March 31, 

    

December 31, 

 

 

   

2015

   

2014

 

Computer equipment

 

$

6,977 

 

$

6,721 

 

Furniture and fixtures

 

 

1,038 

 

 

949 

 

Software

 

 

8,593 

 

 

8,504 

 

Leasehold improvements

 

 

3,460 

 

 

3,381 

 

 

 

 

20,068 

 

 

19,555 

 

Less: Accumulated depreciation and amortization

 

 

(14,209)

 

 

(13,439)

 

 

 

$

5,859 

 

$

6,116 

 

 

 

 

 

 

 

 

 

 

Depreciation expense for the three months ended March 31, 2015 and 2014 was $706 and $620, respectively.

 

Other long-term assets

 

As of March 31, 2015 and December 31, 2014, respectively, other long-term assets include $10,440 and $5,870 of prepaid minimum guaranteed royalties for some of our license agreements.  These amounts are recoupable against future royalties owed on revenues generated greater than one year.

 

10


 

Table of Contents

Other Long-Term Liabilities

 

 

 

 

 

 

 

 

 

 

 

 

March 31, 

    

December 31, 

 

 

    

2015

   

2014

 

Deferred rent

 

$

945 

 

$

1,001 

 

Uncertain tax position obligations

 

 

995 

 

 

977 

 

Accrued royalties

 

 

2,940 

 

 

870 

 

Deferred tax liability

 

 

845 

 

 

842 

 

Other

 

 

338 

 

 

246 

 

 

 

$

6,063 

 

$

3,936 

 

 

 

 

 

Note 5 — Business Combinations

 

Cie Games, Inc.

 

On August 20, 2014, the Company completed its acquisition of Cie Games, Inc. (“Cie Games”), a developer of racing genre mobile games based in Long Beach, California. The Company acquired Cie Games’ to leverage its racing genre expertise, assembled workforce and existing mobile games in order to expand the Company’s game offerings on smartphones and tablets. The purchase price consideration included 9,983 shares of the Company’s common stock valued at $5.09 per share as of the closing date of the acquisition, for an aggregate of $50,813 in share consideration. In addition, the Company agreed to pay approximately $29,495 in cash consideration, for total overall consideration paid of $80,308. The Company is holding back in escrow approximately 2,139 of the share consideration for 18 months from the closing date to satisfy potential indemnification claims under the Merger Agreement. In addition, $280 of the cash consideration was held back and may be released to the former stockholders of Cie Games to the extent the Company receives a tax refund relating to Cie Games’ operations from January 1, 2014 through August 20, 2014, $250 of cash consideration that had been held back to satisfy potential working capital shortfalls, was paid by the Company to the former Cie Games stockholders during the fourth quarter of 2014. All outstanding Cie Games capital stock and stock options were cancelled at the closing of the acquisition.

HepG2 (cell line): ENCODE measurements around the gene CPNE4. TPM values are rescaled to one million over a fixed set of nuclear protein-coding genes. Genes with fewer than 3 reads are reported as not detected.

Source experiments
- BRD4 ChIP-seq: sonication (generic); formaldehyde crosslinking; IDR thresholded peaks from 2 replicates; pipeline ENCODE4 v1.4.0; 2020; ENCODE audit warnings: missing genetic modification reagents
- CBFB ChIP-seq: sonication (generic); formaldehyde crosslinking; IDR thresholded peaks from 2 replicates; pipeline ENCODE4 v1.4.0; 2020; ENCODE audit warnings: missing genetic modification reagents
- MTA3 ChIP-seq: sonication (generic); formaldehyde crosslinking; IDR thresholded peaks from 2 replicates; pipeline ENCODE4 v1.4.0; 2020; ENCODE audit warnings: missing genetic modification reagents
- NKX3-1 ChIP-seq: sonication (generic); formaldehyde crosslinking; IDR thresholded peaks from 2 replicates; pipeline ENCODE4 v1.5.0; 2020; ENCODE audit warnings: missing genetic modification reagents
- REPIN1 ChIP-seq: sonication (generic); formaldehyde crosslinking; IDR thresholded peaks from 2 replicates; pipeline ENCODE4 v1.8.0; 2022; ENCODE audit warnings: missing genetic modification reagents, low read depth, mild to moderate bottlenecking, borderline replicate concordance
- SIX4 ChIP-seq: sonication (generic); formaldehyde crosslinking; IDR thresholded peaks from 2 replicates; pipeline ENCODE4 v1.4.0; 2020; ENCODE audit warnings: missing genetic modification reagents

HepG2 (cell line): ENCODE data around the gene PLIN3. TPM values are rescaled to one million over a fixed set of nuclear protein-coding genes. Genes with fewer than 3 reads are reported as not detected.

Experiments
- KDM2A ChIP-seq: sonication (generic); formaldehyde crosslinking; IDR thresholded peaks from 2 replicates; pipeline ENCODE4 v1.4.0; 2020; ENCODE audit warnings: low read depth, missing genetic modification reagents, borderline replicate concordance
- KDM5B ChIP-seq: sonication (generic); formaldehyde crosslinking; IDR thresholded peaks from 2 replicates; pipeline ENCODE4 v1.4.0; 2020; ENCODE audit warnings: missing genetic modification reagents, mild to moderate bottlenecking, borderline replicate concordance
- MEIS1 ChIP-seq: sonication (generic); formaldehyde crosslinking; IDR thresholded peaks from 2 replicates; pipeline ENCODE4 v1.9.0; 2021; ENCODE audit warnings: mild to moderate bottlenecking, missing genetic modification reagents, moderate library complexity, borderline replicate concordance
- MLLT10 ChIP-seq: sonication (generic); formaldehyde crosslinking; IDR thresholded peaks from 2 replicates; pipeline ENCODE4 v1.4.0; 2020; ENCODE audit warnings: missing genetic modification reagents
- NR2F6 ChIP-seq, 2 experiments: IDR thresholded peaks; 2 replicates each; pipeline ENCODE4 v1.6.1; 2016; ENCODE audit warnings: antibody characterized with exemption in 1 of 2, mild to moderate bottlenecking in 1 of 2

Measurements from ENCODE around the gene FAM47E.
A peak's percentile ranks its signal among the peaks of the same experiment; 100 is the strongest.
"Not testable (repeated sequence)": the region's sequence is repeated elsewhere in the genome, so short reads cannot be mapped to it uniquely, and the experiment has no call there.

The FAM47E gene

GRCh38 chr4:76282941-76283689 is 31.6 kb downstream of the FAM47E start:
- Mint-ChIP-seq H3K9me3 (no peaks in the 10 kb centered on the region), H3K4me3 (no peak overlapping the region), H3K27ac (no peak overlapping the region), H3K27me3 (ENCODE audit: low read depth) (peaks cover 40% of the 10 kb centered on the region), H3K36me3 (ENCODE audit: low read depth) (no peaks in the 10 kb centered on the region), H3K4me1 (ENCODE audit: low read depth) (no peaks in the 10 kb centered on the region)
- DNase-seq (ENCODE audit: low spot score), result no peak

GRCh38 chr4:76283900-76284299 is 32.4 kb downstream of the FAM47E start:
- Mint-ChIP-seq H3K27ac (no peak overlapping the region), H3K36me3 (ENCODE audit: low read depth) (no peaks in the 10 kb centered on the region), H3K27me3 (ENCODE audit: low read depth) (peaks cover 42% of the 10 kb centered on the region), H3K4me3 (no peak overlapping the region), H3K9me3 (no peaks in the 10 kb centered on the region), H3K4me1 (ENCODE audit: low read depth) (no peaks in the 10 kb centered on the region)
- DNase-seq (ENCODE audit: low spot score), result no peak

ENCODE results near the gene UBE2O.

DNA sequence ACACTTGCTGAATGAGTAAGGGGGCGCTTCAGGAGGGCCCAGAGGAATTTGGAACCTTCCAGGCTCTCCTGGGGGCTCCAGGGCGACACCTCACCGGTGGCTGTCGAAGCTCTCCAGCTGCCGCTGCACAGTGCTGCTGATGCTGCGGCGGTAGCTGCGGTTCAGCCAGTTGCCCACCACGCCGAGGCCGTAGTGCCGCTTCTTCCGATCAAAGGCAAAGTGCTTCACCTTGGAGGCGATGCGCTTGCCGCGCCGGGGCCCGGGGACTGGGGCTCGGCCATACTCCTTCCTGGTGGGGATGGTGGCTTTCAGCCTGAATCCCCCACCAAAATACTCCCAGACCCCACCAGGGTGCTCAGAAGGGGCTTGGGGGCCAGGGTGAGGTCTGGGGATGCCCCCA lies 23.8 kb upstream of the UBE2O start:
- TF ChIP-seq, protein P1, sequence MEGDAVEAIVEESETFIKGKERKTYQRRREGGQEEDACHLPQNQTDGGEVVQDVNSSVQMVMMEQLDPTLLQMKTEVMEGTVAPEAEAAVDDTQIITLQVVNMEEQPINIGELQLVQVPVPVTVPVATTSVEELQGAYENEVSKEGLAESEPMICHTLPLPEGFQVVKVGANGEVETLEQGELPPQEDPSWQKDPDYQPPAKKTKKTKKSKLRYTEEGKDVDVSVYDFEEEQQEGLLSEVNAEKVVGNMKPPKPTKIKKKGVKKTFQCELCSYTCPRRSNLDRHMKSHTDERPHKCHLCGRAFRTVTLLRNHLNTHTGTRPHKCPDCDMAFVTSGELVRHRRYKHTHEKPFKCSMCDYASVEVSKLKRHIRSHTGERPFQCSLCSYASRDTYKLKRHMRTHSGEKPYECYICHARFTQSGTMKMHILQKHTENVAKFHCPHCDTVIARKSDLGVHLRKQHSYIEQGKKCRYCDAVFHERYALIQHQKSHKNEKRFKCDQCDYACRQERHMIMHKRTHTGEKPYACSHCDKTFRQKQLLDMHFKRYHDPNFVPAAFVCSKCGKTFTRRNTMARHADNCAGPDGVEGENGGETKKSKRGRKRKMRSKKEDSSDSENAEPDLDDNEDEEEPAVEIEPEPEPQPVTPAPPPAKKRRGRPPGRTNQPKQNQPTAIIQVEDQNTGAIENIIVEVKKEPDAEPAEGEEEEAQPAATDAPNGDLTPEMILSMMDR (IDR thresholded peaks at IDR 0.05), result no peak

The allocation of the purchase price is preliminary and based on valuations derived from estimated fair value assessments and assumptions used by the Company. While the Company believes that its preliminary estimates and assumptions underlying the valuations are reasonable, different estimates and assumptions could result in different valuations assigned to the individual assets acquired and liabilities assumed, and the resulting amount of goodwill. The following table summarizes the preliminary fair values of assets acquired and liabilities assumed at the date of acquisition:

 

 

 

 

 

 

Assets acquired:

   

 

 

Cash

   

$

5,281 

Accounts receivable, net

 

 

4,624 

Restricted Cash

 

 

200 

Other current assets

 

 

422 

Property and equipment

 

 

519 

Intangible assets:

 

 

 

Titles, content and technology

 

 

19,200 

Customer contract and related relationships

 

 

4,300 

Goodwill

 

 

57,247 

Total assets acquired

 

 

91,793 

Liabilities assumed:

 

 

 

Accounts payable

 

 

(2,317)

Other accrued liabilities

 

 

(2,053)

Deferred revenue

 

 

(294)

Deferred tax liability

 

 

(6,821)

Total liabilities acquired

 

 

(11,485)

Net acquired assets

 

$

80,308 

 

11


 

Table of Contents

Acquisition-related intangibles included in the above table are finite-lived and are being amortized on a straight-line basis over their estimated lives of three to five years, which approximates the pattern in which the economic benefits of the intangible assets are expected to be realized. Of the total purchase price, $23,500 was allocated to identifiable intangible assets. Pursuant to ASC 805, the Company incurred and expensed a total of $42 in acquisition and transitional costs associated with the acquisition of Cie Games during the three months ended March 31, 2015, which were primarily general and administrative related.

 

The Company allocated the residual value of $57,247 to goodwill. Goodwill represents the excess of the purchase price over the fair value of the net tangible and intangible assets acquired. In accordance with ASC 350, Intangibles – Goodwill and Other (“ASC 350”), goodwill will not be amortized but will be tested for impairment at least annually. Goodwill created as a result of the Cie Games acquisition is not deductible for tax purposes.

 

PlayFirst, Inc.

 

On May 14, 2014, the Company completed the acquisition of PlayFirst, Inc. (“PlayFirst”). PlayFirst, which is based in San Francisco, California, employs approximately 22 people and develops casual games for smartphones and other mobile devices. The Company acquired PlayFirst to leverage its casual game expertise, assembled workforce and existing mobile games in order to expand the Company’s game offerings on smartphones and tablets.